The strategy behind the budget is embedded in its fine details

The interim budget for the next financial year stands out for its notable absence of announcements on higher subsidies or increased outlays for social-sector schemes.  (ANI)
The interim budget for the next financial year stands out for its notable absence of announcements on higher subsidies or increased outlays for social-sector schemes. (ANI)


  • India’s deficit targets have won praise but the deft re-ordering of spending needed to achieve that has escaped public scrutiny.

Most significant government documents have an underlying strategy. The budget document is usually an amalgam of political, economic, social and fiscal strategies, the different imperatives calibrated according to the needs of the day. In an election year, there is usually a marked emphasis on political and social objectives. The interim budget presented by finance minister Nirmala Sitharaman embodies a strategy that attempts to focus on political and social objectives even while demonstrating uncompromising fiscal discipline.

The finance minister, as part of a government preparing for imminent elections, had multiple and conflicting objectives. The document had to set itself up as a pre-poll document, which it achieves by tooting a horn on past achievements. But the challenge lay in satisfying fiscal hawks while simultaneously pressing the accelerator on distributive justice. By targeting the 2024-25 fiscal deficit at 5.1% of gross domestic product (GDP), the budget not only makes Indian capital markets more acceptable to foreign investors, but also placates domestic fiscal hardliners who have an inordinately larger share of voice. At the same time, it deftly re-allocates social sector outlays between expenditure heads to areas that need immediate funding, thereby satisfying the electoral imperative.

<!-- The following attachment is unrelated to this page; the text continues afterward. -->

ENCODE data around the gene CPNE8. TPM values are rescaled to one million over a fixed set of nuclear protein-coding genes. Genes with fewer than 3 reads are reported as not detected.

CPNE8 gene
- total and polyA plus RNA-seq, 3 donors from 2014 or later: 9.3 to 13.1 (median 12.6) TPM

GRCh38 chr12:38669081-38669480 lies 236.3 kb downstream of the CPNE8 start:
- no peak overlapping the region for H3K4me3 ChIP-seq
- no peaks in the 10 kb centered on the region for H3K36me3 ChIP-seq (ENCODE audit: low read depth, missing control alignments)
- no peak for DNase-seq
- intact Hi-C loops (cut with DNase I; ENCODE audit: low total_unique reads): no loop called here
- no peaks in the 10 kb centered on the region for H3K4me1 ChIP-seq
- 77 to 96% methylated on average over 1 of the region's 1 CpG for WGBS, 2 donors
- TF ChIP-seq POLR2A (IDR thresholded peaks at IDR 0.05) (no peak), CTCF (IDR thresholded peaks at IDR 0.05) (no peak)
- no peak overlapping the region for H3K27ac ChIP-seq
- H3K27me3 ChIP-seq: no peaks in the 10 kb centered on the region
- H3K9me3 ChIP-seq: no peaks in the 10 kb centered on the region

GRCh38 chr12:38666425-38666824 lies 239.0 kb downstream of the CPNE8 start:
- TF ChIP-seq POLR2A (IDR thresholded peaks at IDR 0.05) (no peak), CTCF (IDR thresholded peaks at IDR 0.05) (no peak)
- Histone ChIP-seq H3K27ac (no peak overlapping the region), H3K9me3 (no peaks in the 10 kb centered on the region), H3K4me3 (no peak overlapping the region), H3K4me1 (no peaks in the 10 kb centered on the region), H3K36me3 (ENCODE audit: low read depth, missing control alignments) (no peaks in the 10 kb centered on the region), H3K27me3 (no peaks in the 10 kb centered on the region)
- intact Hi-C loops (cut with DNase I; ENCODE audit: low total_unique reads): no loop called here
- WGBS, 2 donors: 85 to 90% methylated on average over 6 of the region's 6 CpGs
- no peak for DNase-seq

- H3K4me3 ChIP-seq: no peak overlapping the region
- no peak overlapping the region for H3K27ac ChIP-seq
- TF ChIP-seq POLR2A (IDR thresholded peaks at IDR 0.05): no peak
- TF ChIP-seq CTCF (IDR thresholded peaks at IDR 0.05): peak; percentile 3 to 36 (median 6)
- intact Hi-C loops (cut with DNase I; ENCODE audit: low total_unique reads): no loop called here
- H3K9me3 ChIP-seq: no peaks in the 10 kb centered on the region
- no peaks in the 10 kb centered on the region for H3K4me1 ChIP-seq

The fiscal narrative dominates the budget. What is left unsaid is how the minister was able to not only restrict the fiscal deficit during the current year to 5.8% of GDP, despite slower nominal growth than estimated, and report a lower absolute deficit number. The axe, predictably, has fallen on capital expenditure, despite the rhetoric around growth-enabling spending. Then there is a pronounced re-allocation of funds during the current year. While the government has spent more on schemes like the Mahatma Gandhi National Rural Employment Guarantee programme, it has cut back spending on rural housing and road schemes, and smart cities.

The interim budget for the next financial year stands out for its notable absence of announcements on higher subsidies or increased outlays for social-sector schemes. But it must also be remembered that many announcements had already been made during the November assembly elections. For example, the Bharatiya Janata Party promised significantly higher support prices for paddy, apart from guaranteeing additional assistance and bonus pay-outs to farmers. The government also announced, in the middle of election campaigning, the extension of its free-foodgrains scheme for another five years: under this scheme, over 810 million people will get free rice, wheat and millets every month for the next five years. In addition, just preceding the elections, the government not only slashed cooking gas prices for everybody, but also increased the subsidy for poor households.